You know the person that sits beside you at work that has twenty years of experience but keeps making the same mistakes over and over? They don’t have twenty years of experience—they have one year of experience repeated twenty times. If you can’t learn, you can’t get better.

Most of us can observe and react accordingly. But to truly learn from our experiences, we must reflect on our reactions. Reflection has to be part of your process, not something you might do if you have time. Don’t use the excuse of being too busy or get too invested in protecting your ego. In short, we can’t learn from experience without reflection. Only reflection allows us to distill experience into something we can learn from to make better decisions in the future.

Warning signs you’re not learning:

  • You’re too busy to reflect.
  • You don’t keep track of your decisions.
  • You can’t calibrate your own decision-making.

The rule: Be less busy. Keep a learning journal. Reflect every day.

5. We focus on optics over outcomes

Our evolutionary programming conditions us to do what’s easy over what’s right. After all, it’s often easier to signal being virtuous than to actually be virtuous.

Warning signs you’re focused on optics:

  • You’re thinking about how you’ll defend your decision.
  • You’re knowingly choosing what’s defendable over what’s right.
  • You’d make a different decision if you owned the company.
  • You catch yourself saying this is what your boss would want.

The rule: Act as you would want an employee to act if you owned the company.

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Avoiding bad decisions is just as important as making good ones. Knowing the warning signs and having a set of rules for your decision-making process limits the amount of luck you need to get good outcomes.

Your Thinking Rate Is Fixed

You can’t force yourself to think faster. If you try, you’re likely to end up making much worse decisions. Here’s how to improve the actual quality of your decisions instead of chasing hacks to speed them up.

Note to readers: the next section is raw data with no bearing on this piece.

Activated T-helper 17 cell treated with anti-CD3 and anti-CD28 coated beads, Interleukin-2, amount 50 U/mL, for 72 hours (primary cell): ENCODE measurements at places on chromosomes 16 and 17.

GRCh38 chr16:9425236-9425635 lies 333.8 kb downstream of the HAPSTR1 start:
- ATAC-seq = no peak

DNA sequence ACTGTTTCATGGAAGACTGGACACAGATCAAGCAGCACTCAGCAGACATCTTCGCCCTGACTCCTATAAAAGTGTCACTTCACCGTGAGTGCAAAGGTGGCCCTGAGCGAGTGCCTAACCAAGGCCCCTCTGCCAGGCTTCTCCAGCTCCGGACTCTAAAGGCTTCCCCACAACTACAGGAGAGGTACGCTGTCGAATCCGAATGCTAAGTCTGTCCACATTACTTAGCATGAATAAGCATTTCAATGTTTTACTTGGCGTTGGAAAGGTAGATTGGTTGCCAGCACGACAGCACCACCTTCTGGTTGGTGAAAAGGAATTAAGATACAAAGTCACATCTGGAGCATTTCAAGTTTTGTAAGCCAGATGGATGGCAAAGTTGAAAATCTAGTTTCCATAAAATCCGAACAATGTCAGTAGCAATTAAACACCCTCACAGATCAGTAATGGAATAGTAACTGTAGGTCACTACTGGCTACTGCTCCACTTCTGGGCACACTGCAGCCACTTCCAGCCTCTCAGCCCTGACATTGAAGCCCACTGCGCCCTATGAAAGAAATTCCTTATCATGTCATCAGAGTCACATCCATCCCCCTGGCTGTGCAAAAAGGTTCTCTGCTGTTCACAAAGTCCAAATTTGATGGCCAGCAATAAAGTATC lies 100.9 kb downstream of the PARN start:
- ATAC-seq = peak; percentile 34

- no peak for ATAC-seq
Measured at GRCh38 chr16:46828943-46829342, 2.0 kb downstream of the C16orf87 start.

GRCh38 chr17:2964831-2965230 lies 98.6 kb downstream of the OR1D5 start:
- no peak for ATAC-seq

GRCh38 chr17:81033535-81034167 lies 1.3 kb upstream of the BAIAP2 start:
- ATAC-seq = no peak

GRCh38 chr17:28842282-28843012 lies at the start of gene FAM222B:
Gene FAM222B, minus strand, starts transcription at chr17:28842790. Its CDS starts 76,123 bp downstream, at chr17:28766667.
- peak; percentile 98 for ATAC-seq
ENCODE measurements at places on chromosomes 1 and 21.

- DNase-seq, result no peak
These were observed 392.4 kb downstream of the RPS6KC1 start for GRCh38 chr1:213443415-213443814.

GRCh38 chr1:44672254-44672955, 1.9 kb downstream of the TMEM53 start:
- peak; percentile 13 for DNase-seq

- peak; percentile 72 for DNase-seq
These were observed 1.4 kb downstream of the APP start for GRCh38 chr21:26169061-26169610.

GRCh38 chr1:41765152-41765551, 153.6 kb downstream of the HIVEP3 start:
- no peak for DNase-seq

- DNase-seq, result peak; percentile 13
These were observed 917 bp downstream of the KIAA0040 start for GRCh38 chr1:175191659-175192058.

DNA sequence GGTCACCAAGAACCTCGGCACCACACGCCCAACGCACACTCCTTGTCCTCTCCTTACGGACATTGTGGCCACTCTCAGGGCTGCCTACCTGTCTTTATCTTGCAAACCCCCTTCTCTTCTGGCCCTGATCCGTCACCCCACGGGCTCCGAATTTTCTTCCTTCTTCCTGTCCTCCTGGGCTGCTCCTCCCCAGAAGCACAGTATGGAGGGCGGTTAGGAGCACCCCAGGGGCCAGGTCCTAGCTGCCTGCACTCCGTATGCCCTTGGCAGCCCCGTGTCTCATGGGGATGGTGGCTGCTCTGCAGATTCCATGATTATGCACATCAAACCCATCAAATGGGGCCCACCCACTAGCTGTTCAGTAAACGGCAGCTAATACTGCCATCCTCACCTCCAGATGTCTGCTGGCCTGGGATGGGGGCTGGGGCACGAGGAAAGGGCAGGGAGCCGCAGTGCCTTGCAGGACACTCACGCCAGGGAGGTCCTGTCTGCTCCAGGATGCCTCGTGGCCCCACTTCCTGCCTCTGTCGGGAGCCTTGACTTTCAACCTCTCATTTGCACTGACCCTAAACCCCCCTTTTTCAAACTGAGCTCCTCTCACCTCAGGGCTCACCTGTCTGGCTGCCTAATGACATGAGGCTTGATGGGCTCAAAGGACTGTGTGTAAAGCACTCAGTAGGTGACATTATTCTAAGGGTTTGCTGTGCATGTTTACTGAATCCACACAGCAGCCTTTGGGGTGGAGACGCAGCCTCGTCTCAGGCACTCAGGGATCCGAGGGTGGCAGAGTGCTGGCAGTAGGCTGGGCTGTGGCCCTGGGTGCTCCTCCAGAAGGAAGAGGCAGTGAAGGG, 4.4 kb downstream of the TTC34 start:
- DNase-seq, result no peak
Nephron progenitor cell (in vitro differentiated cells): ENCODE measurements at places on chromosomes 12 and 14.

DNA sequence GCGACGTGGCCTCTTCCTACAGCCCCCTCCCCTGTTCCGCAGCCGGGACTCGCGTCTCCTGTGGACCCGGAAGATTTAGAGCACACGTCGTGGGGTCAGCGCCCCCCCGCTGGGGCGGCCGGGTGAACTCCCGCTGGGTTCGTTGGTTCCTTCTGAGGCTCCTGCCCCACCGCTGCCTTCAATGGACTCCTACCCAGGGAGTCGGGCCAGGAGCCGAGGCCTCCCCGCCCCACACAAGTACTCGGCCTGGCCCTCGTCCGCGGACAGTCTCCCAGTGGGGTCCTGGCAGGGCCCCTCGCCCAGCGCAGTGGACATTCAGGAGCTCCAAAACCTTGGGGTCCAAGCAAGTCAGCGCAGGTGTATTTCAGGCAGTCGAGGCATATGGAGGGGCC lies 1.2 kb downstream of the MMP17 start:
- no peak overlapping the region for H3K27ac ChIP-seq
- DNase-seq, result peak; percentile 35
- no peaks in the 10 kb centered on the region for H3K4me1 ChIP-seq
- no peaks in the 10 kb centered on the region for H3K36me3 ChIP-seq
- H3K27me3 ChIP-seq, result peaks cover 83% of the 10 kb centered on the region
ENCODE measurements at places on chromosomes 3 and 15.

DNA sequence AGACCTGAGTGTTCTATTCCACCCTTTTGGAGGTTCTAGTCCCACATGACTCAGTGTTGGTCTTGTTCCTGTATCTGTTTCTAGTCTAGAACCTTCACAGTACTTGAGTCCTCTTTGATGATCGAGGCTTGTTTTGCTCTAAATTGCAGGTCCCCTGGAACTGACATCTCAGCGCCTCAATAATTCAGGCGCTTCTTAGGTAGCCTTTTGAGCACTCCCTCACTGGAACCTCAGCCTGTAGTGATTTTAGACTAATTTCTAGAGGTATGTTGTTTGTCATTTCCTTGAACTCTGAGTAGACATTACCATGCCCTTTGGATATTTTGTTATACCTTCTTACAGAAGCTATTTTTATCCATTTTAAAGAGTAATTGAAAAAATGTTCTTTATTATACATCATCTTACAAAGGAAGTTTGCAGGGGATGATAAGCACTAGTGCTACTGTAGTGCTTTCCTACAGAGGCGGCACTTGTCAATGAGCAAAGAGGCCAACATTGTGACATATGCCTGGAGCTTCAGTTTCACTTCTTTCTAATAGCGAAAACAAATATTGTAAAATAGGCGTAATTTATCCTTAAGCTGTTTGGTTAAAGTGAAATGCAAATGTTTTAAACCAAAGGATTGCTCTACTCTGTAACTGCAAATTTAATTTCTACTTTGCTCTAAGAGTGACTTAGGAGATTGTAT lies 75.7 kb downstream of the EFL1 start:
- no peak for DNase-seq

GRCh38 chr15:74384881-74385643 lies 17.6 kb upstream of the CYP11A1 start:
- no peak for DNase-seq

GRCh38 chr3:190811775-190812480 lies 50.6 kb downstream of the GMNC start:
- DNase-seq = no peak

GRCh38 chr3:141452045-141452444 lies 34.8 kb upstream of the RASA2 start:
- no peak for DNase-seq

If you’re a knowledge worker, as an ever-growing proportion of people are, the product of your job is decisions.

Much of what you do day to day consists of trying to make the right choices among competing options, meaning you have to process large amounts of information, discern what’s likely to be most effective for moving towards your desired goal, and try to anticipate potential problems further down the line. And all the while, you’re operating in an environment of uncertainty where anything could happen tomorrow.

When the product of your job is your decisions, you might find yourself wanting to be able to make more decisions more quickly so you can be more productive overall.

Chasing speed is a flawed approach. Because decisions—at least good ones—don’t come out of thin air. They’re supported by a lot of thinking.

While experience and education can grant you the pattern-matching abilities to make some kinds of decisions using intuition, you’re still going to run into decisions that require you to sit and consider the problem from multiple angles. You’re still going to need to schedule time to do nothing but think. Otherwise making more decisions will make you less productive overall, not more, because your decisions will suck.

Here’s a secret that might sound obvious but can actually transform the way you work: you can’t force yourself to think faster. Our brains just don’t work that way. The rate at which you make mental discernments is fixed.